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THE WORLD FROM...Washington

Triumph of 1989 revolutions recedes as conflicts in Gulf, Baltics rivet world's attention

In a corridor outside one of the Pentagon's biggest lunchrooms there's a slab of the Berlin Wall, backlit and mounted behind glass as an exhibit to the end of the cold war. Last year, when it was erected, it was a big draw. Now few people stop to admire its graffiti. They hurry past, with other things on their mind.

History has returned to Washington with a vengeance. No one here really expected the golden glow of the end of the cold war to last, but few were prepared for the suddenness with which the weather turned. The Gulf crisis and the Soviet crackdown in Lithuania have already made the Eastern European revolutions of 1989 seem distant.

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Once the potential power of a reunited Germany was America's biggest international worry. Now officials are transfixed by a Mikhail Gorbachev they no longer understand, and an Iraqi leader they believe they understand too well.

The fate of the Baltics may be more important in the long term, but it is still a sideshow to a city caught up in a Gulf standoff marked by intense, personal rhetoric. President Bush says he's ``fed up'' with Saddam Hussein, then complains he's been given a a ``total stiff arm.'' The Iraqi leader responds in kind, threatening that Americans will ``swim in their own blood, God willing.'' At times the pair sound like professional wrestlers, pounding their chests and posturing for the camera.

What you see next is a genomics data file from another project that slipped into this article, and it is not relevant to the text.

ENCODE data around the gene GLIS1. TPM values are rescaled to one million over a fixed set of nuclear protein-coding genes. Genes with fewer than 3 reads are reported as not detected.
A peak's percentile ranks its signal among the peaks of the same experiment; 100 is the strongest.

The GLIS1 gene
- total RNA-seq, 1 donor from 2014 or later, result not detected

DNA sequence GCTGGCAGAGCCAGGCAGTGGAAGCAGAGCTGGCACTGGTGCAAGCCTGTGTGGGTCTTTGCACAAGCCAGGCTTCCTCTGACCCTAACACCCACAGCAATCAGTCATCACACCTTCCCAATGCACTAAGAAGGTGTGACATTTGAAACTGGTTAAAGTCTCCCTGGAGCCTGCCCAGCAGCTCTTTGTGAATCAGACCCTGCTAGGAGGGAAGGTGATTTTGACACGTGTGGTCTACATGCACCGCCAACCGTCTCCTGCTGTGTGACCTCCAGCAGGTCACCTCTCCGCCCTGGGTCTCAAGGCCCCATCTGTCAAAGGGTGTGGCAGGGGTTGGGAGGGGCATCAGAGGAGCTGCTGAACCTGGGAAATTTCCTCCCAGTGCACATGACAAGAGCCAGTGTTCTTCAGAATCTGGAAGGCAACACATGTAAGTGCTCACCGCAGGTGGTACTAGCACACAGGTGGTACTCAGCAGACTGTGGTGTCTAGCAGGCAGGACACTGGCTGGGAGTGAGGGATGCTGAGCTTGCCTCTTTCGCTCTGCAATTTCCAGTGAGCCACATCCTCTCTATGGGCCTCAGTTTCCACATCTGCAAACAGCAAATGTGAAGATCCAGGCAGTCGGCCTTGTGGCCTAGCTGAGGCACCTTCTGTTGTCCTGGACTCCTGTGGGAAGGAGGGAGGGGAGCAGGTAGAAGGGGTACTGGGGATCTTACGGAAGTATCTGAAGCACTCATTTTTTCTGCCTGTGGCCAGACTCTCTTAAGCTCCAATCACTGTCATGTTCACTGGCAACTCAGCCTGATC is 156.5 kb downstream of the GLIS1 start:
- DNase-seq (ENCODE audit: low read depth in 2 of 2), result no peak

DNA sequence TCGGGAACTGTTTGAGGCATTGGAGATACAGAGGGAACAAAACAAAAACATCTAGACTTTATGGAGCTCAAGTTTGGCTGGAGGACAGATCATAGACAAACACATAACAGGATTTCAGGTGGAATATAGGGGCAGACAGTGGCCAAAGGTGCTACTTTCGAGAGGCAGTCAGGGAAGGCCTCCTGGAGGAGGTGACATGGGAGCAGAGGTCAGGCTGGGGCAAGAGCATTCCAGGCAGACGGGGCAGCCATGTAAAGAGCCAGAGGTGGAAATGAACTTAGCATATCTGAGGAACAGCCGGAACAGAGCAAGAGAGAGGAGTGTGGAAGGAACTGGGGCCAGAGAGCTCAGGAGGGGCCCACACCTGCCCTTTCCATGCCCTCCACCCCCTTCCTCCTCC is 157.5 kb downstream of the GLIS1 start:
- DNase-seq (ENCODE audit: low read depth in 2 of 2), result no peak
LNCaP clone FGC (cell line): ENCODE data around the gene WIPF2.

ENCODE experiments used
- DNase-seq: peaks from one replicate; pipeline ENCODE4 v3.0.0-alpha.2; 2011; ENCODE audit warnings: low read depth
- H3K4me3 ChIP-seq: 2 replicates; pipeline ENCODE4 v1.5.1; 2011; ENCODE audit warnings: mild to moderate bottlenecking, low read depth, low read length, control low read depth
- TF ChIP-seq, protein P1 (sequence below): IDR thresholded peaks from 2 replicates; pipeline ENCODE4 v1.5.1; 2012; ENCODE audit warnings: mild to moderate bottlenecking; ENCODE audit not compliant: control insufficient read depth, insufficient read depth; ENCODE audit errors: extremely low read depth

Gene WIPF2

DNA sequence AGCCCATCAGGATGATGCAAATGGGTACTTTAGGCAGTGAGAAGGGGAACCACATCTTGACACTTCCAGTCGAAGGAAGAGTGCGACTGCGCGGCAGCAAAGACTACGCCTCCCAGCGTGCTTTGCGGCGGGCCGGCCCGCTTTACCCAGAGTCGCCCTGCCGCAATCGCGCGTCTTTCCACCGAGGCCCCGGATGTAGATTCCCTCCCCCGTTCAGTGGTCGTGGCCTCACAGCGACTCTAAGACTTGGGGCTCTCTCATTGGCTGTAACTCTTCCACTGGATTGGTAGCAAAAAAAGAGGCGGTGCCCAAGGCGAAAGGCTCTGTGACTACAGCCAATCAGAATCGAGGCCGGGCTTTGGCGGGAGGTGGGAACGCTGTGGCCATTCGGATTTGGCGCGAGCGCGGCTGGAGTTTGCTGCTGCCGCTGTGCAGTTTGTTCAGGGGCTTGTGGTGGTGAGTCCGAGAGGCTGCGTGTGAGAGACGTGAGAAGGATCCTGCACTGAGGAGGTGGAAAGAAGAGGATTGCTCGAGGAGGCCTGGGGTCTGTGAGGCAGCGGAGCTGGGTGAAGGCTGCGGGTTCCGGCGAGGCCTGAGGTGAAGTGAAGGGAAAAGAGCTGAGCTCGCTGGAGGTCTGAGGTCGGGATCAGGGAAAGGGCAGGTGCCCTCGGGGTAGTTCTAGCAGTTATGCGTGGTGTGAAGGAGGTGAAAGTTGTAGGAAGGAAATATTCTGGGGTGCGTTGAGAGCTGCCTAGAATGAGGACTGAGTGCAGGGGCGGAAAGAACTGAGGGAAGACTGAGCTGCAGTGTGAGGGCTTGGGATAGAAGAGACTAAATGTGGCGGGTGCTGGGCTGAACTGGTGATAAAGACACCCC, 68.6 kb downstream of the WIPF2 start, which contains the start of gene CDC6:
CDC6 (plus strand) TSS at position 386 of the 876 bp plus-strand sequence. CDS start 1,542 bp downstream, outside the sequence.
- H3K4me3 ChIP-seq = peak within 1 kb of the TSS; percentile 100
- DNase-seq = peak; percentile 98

But unlike wrestling, the threats aren't for show. In recent days, war gloom has descended on the US capital as the failure of the Geneva talks and of UN Secretary General Javier P'erez de Cu'ellar's last-minute mission to Baghdad convinces people that Saddam Hussein positively wants to fight.

It no longer seems probable that Iraq is counting on the US being unwilling to use force. Foreign Minister Tariq Aziz hinted as much in his Geneva press conference last week. Yet as of this writing there has been no blink from Iraq even as the Jan. 15 deadline for them to leave Kuwait or face ouster by force comes down upon them. Perhaps Saddam has decided that his best chance is to throw the dice of war. Perhaps he thinks his military can absorb a strike by US-led forces, then wait it out until rising casualties cause Bush to call a halt. He may know that even if he withdraws his problems won't end. With his army intact, the Israelis would be watching him, the Syrians would be watching him, and he would have earned the enmity of Egypt and Saudi Arabia and all the other Arabs he has threatened. He may know the US would still treat him an international pariah, and perhaps continue economic sanctions.

Saddam and his officials have long felt they were the targets of an international conspiracy, of which Kuwait, Israel, and the US were chief members. Now that they really are the target of an international conspiracy their paranoia may know no bounds.

Saddam may be a prisoner of his own words, unwilling to back down after all he has said. He may have come to believe the heroic image of himself Iraq portrays.

``This psychological dimension is very important,'' says a Defense Department Middle East analyst.

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The analyst pauses. ``Of course, I think the same thing has happened here in our society. Bush feels he has to win'' this personal confrontation.

So the pair face each other in a box, perhaps unable to see a way out even if they want to.

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